Ceramides form the backbone of all sphingolipids, and they have emerged as important regulators and mediators of cellular stress responses. Recently, however, significant complexity has arisen in ceramide metabolism and biology. Therefore, the long-term goal of this proposal is to understand specific pathways of ceramide metabolism involved in cell stress responses. Recent work in our laboratory has focused on a newly identified family of enzymes; namely ceramide synthases (CerS), which demonstrate selective preferences for the fatty acyl chains that they incorporate into ceramide. In addition, very recent and exciting work in our laboratory using proteomic approaches has led us to discover CerS-interacting proteins, and one of the most credible and exciting of these proteins is the long chain fatty acyl CoA synthetase (ACSL5). In compelling preliminary data, we demonstrate that this interaction defines a novel pathway of ceramide metabolism by which ACSL5 provides the long chain fatty acids to acylate ceramides at the 1 position to generate O-acylceramides. We also demonstrate that this likely occurs by the diacylglycerol acyltransferase DGAT2. Evidence strongly suggests storage of O-acylceramides in lipid droplets (LD), and functionally, this causes sequestration of ceramide in a pool that is biologically inaccessible for regulation of cell death pathways. This proposal, therefore, addresses the hypothesis that Ceramide is metabolized to O-acylceramide by a previously unappreciated ACSL5/DGAT2 dependent mechanism and stored in LD and that this metabolic pathway is a key regulator of ceramide-mediated biologies. To test this hypothesis we propose the following specific aims:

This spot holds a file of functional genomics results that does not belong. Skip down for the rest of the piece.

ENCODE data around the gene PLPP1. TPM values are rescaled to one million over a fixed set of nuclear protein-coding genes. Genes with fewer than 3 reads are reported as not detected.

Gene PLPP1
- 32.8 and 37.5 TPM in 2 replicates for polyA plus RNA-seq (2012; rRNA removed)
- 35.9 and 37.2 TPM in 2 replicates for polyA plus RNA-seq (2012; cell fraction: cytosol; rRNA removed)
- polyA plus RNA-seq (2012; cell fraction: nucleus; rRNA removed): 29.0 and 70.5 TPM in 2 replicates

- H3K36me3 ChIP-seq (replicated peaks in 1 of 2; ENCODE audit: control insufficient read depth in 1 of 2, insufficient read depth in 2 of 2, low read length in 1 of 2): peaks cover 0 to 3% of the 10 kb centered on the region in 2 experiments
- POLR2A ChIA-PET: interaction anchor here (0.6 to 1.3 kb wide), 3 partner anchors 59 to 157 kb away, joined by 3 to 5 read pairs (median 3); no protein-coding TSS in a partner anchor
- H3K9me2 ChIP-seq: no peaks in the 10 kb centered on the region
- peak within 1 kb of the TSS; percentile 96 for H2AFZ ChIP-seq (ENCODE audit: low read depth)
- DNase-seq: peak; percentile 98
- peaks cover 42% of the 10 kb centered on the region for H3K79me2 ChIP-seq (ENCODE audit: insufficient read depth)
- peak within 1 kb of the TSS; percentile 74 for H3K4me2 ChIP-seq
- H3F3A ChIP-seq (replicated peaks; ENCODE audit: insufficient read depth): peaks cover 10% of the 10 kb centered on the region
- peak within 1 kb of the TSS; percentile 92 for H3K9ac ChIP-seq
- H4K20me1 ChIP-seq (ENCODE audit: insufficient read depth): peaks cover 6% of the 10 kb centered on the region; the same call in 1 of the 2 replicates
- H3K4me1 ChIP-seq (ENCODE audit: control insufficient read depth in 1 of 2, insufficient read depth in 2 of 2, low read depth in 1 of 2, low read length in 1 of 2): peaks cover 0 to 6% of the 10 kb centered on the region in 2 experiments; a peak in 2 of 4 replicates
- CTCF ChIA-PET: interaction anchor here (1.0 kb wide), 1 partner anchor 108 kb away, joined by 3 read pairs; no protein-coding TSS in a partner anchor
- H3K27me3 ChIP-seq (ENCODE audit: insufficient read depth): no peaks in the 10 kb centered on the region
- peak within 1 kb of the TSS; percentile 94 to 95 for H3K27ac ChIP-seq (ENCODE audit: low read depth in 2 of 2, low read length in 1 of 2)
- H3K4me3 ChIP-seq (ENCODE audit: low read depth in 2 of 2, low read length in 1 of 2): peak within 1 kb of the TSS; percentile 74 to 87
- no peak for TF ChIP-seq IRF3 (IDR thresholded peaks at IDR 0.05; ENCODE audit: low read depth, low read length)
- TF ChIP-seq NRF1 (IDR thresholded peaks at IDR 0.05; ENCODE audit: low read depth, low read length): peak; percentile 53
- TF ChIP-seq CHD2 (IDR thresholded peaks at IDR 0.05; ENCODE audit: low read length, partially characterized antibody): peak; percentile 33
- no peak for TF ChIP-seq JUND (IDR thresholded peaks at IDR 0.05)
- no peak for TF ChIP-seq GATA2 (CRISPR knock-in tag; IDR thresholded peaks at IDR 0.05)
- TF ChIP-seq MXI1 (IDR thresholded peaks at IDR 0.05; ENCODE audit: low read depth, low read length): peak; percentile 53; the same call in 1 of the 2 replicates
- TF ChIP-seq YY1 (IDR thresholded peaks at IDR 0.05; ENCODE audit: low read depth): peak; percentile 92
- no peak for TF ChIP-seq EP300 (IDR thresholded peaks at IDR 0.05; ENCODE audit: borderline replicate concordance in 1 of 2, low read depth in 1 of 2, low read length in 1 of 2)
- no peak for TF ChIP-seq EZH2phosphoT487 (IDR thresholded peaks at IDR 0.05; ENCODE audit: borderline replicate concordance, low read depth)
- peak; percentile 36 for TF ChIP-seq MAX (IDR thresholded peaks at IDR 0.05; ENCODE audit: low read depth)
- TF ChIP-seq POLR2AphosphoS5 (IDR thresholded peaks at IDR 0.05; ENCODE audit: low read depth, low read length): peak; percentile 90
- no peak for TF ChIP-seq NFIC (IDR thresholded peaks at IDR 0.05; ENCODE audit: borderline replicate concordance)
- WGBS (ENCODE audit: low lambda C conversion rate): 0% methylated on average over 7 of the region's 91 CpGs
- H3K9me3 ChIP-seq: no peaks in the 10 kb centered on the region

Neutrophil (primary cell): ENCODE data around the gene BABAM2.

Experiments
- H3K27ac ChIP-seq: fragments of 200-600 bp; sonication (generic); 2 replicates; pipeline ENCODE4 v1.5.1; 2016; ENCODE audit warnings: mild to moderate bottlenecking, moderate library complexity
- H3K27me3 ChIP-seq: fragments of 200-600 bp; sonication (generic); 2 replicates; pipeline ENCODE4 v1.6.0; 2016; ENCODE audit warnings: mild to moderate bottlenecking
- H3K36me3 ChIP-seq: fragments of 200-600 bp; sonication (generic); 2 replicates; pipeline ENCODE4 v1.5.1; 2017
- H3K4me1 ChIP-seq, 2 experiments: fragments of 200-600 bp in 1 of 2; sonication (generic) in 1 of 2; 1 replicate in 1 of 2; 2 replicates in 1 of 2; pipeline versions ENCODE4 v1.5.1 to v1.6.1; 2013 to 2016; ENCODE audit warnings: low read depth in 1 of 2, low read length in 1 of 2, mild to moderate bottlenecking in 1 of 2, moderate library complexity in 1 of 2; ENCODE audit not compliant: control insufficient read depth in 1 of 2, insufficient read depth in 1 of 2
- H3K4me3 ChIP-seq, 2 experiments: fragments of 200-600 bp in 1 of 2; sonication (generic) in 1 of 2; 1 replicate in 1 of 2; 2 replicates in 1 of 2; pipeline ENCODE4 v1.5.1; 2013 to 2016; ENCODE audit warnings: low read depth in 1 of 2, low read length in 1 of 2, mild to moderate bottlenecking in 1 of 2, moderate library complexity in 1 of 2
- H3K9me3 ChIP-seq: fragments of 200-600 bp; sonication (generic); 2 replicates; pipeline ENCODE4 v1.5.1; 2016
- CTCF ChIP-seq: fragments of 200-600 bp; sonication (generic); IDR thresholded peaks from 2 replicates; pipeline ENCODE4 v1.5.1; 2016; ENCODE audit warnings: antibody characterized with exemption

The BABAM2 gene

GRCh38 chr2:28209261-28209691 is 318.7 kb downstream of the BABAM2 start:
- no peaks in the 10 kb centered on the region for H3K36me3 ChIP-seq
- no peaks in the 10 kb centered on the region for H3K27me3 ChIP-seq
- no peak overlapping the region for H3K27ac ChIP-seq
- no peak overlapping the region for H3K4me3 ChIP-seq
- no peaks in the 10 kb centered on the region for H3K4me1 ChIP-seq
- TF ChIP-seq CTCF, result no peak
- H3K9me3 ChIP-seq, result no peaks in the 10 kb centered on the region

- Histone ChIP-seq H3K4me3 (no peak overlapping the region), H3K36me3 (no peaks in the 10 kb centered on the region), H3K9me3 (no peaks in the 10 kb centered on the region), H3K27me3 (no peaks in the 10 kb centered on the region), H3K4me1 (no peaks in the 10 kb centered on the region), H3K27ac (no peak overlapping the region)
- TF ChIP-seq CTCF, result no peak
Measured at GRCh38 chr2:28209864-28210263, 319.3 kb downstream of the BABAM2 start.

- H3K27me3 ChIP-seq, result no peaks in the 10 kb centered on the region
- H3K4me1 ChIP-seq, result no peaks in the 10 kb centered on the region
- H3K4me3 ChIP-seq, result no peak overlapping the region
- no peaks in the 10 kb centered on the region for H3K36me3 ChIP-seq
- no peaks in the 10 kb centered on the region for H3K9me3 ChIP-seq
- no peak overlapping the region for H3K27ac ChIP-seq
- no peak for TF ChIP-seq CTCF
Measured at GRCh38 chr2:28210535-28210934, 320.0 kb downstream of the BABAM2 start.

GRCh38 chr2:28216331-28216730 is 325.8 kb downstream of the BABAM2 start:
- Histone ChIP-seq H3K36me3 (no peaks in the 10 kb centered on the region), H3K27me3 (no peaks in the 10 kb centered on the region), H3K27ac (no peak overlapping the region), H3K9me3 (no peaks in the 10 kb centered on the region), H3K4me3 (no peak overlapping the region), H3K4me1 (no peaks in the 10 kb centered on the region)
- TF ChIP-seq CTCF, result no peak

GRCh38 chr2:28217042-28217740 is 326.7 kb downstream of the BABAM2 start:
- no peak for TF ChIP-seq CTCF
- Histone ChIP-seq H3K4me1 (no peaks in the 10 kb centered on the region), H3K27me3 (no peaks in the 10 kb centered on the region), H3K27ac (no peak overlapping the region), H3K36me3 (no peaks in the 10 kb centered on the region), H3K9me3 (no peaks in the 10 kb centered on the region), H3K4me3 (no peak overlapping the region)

Aim 1. Define a novel pathway of ceramide metabolism to O- acylceramide by ACSL5/DGAT2 dependent mechanism.
Aim 2. Define a role for O- acylceramides (in LD) in the regulation of ceramide-mediated responses.
Aim 3. Determine the mechanism of CerS/ACSL5 protein-protein interaction. Taken together these studies will uncover a novel ceramide metabolic pathway to O-acylceramide by ACSL5 and DGAT2 with important implications for cell regulation.

Public Health Relevance

This proposal seeks to uncover a novel metabolic pathway for ceramide to O- acylceramide by the addition of a fatty acid, and its consequent storage in lipid droplets within cells thus making it inaccessible for its biologic activity in cell stress response and cell death.

National Institute of Health (NIH)
National Institute of General Medical Sciences (NIGMS)
Research Project (R01)
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Biochemistry and Biophysics of Membranes Study Section (BBM)
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Chin, Jean
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State University New York Stony Brook
Internal Medicine/Medicine
Schools of Medicine
Stony Brook
United States
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